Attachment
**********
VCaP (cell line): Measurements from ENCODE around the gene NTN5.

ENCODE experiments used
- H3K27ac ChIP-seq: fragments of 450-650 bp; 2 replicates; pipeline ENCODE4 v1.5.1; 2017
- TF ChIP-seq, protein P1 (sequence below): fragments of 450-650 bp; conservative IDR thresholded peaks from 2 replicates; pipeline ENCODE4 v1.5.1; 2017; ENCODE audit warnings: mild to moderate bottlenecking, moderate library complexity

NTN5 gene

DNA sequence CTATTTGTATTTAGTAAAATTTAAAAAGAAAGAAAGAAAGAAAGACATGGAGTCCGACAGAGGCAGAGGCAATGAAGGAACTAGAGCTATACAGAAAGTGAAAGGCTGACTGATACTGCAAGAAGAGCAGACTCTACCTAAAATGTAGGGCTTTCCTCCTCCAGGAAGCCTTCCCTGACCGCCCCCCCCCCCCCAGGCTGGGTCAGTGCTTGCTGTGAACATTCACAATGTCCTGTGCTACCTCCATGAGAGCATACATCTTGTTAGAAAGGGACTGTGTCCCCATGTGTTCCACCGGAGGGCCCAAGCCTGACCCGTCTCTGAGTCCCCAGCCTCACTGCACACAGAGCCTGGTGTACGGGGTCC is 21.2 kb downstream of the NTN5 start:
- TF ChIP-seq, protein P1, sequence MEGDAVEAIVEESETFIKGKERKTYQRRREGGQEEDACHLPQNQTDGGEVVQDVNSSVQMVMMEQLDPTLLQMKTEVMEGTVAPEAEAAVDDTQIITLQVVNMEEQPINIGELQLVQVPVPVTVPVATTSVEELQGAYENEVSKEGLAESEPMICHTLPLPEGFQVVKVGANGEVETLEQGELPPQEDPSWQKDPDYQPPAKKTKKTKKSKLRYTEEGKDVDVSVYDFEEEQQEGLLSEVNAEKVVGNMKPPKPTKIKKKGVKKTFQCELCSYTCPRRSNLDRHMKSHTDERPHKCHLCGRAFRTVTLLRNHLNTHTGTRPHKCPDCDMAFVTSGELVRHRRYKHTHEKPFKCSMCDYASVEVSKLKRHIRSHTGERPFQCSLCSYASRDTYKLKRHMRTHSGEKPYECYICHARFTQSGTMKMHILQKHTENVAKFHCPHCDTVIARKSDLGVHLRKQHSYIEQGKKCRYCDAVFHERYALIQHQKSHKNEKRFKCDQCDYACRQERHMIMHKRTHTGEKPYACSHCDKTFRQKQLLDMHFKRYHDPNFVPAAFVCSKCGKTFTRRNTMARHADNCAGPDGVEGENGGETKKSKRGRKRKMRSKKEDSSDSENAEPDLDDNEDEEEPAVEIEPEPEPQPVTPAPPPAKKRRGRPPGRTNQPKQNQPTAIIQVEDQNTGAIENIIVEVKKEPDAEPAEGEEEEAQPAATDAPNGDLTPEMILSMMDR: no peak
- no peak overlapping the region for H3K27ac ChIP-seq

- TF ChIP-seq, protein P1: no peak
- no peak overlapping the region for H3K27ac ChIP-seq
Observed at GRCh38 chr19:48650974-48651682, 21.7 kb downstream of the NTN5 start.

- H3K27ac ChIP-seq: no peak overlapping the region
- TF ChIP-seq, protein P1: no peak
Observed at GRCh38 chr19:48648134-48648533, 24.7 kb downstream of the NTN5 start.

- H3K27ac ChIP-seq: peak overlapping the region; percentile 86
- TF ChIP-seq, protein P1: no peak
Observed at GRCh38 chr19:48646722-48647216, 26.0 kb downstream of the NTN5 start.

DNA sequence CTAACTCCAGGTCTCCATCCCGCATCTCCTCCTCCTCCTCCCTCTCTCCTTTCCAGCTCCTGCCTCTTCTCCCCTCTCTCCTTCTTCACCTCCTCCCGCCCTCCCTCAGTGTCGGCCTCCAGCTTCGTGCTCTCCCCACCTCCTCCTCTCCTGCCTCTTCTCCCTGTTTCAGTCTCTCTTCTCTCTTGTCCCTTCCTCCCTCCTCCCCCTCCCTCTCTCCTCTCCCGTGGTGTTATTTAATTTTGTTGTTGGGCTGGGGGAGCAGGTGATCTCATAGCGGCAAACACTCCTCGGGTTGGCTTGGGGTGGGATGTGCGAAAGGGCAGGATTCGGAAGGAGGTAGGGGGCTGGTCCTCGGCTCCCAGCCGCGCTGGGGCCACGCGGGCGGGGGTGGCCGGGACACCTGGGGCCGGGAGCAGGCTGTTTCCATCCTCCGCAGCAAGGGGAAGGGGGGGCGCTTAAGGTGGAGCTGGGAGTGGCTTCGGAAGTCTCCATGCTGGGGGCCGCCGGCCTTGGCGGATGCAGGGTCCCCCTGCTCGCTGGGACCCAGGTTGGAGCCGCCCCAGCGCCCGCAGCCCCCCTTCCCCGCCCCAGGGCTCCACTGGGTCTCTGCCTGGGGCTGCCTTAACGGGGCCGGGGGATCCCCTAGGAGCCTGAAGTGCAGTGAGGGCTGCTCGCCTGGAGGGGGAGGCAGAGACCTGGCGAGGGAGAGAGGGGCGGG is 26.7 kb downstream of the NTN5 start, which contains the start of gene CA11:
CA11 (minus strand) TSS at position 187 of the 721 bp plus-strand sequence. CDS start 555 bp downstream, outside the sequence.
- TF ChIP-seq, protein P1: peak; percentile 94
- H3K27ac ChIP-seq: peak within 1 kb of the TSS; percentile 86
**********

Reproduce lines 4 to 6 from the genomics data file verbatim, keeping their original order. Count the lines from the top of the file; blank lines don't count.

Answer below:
- TF ChIP-seq, protein P1 (sequence below): fragments of 450-650 bp; conservative IDR thresholded peaks from 2 replicates; pipeline ENCODE4 v1.5.1; 2017; ENCODE audit warnings: mild to moderate bottlenecking, moderate library complexity

NTN5 gene

DNA sequence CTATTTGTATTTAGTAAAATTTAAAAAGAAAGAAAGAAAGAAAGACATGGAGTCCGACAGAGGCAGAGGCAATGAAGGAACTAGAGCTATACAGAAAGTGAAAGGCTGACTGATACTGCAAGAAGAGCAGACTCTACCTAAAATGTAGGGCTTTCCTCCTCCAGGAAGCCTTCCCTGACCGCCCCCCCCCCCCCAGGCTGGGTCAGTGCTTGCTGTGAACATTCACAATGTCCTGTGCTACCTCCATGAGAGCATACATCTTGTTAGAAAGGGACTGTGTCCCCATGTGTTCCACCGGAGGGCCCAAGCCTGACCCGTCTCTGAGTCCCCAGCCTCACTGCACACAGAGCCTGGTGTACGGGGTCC is 21.2 kb downstream of the NTN5 start: